- Finally, you set up the opening scene so incredibly well that the vivid picture of high cliffs and mountain gorges wasn’t able to be overwritten by the final sentences mentioning it being underwater. I think there was also a bit of cheating going on here. For example, you mentioned repeatedly that they were flying, yet you can't really fly underwater. They're dragons, yes, but surely they'd be stroking their wings as giant fins/flippers to swim, not flapping them to stay airborn.
The description of the underwater landscape was also sort of twisted to be more like a mountain formation than it could really be. Things like how he could see "every tuft of grass", does grass grow under the sea, or is it weed? And do weeds come in tufts or are they clumps? Also, "every piece of rubble strewn across the tops of the cliffs” Rubble gives more of an image of a pile of stones near a collapsed wall, not a scattering of rocks that have been littered around the seabed on the current's whim.
But the killing blow came with the dramatic surface when he was belching flames to scorch the cliff walls. I don't think even a dragon could scorch stone submerged in sea water unless they were focusing flames on it for a good while. This sentence hammered down the image of a dry sky high mountain rift right when you wanted to be nailing the fact that it was underwater. Switching it up to mention something about the surrounding water bubbling/boiling would have likely fixed the confusion on my part and made me realise exactly what you were going for. But in doing that, you'd probably also want to remove him using the flames earlier on so that you can save it for that grand finale.

Overall though, I think a lot of this was merely a byproduct of trying to fit a good story into the theme. I don't doubt that most of those issues probably wouldn't have been there were a twist not the topic of the month. And outside of those minor blips, this was a well written piece, fun, and with a rather interesting concept exploring how these underwater dragons are just having fun. Even though I pictured the entire event happening in the skies, I really enjoyed it nonetheless.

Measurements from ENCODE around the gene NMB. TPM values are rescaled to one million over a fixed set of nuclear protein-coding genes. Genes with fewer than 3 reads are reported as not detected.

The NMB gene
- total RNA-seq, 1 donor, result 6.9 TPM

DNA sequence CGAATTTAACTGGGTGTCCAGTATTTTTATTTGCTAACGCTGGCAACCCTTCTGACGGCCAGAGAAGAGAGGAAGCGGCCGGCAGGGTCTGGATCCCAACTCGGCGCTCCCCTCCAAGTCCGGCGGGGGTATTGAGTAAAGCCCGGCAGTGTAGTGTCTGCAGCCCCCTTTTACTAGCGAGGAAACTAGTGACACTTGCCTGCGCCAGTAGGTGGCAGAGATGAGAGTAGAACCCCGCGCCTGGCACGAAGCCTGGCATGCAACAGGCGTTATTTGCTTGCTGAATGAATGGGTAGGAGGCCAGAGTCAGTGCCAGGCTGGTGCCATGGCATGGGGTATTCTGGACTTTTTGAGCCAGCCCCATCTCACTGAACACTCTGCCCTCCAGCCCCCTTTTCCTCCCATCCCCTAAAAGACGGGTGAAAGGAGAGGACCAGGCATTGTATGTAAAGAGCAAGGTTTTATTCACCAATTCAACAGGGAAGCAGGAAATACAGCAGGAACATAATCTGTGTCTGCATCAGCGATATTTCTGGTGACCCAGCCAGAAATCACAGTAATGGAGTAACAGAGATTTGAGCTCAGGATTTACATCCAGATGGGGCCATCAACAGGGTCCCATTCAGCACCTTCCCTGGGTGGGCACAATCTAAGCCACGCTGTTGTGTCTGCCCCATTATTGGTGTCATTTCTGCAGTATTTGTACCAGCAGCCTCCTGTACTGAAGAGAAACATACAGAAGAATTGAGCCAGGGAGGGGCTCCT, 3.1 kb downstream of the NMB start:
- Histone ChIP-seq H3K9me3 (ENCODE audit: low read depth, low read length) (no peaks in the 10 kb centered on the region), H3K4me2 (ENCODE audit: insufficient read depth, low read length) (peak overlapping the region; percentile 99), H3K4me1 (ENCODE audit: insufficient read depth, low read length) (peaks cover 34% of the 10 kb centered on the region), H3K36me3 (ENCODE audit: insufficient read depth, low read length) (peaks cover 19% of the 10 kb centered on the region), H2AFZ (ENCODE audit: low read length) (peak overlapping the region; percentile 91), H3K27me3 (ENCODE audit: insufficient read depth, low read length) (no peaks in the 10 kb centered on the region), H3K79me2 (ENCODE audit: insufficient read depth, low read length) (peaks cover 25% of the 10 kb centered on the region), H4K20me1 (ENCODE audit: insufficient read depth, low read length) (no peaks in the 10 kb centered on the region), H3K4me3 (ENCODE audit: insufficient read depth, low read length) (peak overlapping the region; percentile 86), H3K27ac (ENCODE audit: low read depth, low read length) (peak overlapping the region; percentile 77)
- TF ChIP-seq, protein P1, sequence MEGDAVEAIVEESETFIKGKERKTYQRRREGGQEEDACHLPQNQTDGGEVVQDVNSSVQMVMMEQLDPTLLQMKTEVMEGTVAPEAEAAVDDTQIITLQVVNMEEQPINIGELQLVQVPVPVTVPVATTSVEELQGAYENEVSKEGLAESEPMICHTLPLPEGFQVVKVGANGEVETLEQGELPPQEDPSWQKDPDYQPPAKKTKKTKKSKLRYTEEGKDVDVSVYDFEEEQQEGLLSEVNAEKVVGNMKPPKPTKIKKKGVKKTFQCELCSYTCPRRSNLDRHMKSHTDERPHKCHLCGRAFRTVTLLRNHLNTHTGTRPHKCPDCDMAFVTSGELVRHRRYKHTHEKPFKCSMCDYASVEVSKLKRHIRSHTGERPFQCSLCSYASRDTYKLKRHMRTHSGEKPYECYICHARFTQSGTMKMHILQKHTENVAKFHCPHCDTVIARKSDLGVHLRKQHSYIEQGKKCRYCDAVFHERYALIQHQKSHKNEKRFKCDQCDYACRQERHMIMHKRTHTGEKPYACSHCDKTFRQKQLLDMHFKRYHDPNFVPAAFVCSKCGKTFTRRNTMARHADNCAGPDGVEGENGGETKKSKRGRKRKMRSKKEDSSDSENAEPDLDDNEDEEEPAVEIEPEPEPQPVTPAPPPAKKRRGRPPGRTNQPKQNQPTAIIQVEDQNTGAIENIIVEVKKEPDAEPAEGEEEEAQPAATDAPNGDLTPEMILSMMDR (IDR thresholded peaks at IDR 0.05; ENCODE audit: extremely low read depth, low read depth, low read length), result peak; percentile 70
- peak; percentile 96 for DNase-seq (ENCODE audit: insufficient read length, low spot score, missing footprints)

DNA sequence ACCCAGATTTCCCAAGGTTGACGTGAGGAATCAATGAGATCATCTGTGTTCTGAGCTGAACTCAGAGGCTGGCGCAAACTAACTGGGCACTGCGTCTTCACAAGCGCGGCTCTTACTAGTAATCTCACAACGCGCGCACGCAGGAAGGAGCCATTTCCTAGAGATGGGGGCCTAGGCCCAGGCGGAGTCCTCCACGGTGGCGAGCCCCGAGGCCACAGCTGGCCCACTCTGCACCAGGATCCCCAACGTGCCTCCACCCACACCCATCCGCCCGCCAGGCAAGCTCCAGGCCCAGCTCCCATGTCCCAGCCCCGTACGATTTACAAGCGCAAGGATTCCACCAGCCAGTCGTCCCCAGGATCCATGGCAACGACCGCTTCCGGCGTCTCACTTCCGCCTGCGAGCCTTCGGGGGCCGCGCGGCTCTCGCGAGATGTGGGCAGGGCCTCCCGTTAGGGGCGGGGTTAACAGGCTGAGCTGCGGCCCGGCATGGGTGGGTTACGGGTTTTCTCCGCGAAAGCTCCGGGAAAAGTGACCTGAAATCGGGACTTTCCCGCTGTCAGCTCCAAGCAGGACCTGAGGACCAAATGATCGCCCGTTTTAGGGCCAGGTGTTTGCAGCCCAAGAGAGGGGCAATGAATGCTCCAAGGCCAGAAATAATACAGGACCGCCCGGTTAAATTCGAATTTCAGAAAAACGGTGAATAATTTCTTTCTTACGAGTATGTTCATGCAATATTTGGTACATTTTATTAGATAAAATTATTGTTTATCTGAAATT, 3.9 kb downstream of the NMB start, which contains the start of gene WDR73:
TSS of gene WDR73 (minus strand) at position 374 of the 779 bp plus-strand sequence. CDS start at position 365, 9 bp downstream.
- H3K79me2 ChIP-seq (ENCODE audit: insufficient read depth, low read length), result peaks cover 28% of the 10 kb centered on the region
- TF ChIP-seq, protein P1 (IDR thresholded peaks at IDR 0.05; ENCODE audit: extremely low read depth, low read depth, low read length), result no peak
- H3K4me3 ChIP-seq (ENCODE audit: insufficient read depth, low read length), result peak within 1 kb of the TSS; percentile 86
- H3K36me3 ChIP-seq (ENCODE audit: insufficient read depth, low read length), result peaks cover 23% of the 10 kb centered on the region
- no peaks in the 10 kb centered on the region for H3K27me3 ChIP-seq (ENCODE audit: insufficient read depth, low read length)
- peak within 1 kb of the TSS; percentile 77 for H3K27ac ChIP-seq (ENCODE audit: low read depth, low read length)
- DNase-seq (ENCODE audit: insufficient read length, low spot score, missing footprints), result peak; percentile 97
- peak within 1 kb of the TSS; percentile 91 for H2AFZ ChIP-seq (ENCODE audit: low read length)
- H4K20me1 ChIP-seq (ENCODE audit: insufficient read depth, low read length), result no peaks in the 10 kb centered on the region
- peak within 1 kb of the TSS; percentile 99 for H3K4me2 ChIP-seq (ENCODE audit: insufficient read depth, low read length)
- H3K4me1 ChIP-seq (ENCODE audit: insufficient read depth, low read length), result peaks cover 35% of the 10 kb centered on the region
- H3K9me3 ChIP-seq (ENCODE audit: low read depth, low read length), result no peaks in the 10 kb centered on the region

« Last Edit: June 02, 2015, 04:21:57 PM by D_Bates »
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Offline Nora

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Re: [Apr 2015] - Werewolf, Vampire, Girl - Plot Twist! - Critique Thread
« Reply #3 on: June 02, 2015, 04:36:09 PM »
Would also appreciate any review or comment or feed back on my Wolf story.

Meanwhile, Raptori, I agree only on the third point with David. I myself understood straight away the passage from under water and air, and found it smart, but my personal struggle was with what happens then.
Flames? From an underwater dragon? Ya know, what's the use under water? Also water in the sea stays very cold, so what's with that. It kind of made me twitch.
I do agree that the vocabulary is misleading in a way that could be revised by looking for more appropriate and ambiguous words. Like wise the men's ships took me time to really picture. A more readable description could be a bonus, if only because the twist part is passed, so clarity wouldn't hurt.

"She will need coffee soon, or molecular degeneration will set in. Her French phrasing will take over even more strongly, and soon she will dissolve into a puddle of alienation and Kierkegaardian despair."  ~ Jmack

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Offline ClintACK

Re: [Apr 2015] - Werewolf, Vampire, Girl - Plot Twist! - Critique Thread
« Reply #4 on: June 02, 2015, 06:28:23 PM »
@Raptori -- I enjoyed this story a lot, but now I'm worried that I may have misread it. 

I thought the twist was that the "dragons" are actually whales, and "dragon" is just how they think of themselves,  and the "flame" that lets him see clearly is his sonar.  There's so much I like about this twist that I hope it's what you meant.  But I just finished Moby Dick for the first time this year, so that may have influenced my perception here.  There's a big section there on how all the dragon myths are inspired by whales.  And the flying out of the water and then coming down to smash the ship read like a breaching whale to me.  Unleashing his sonar against the ship at the top of his arc and not getting the reaction he would have from fish underwater was great.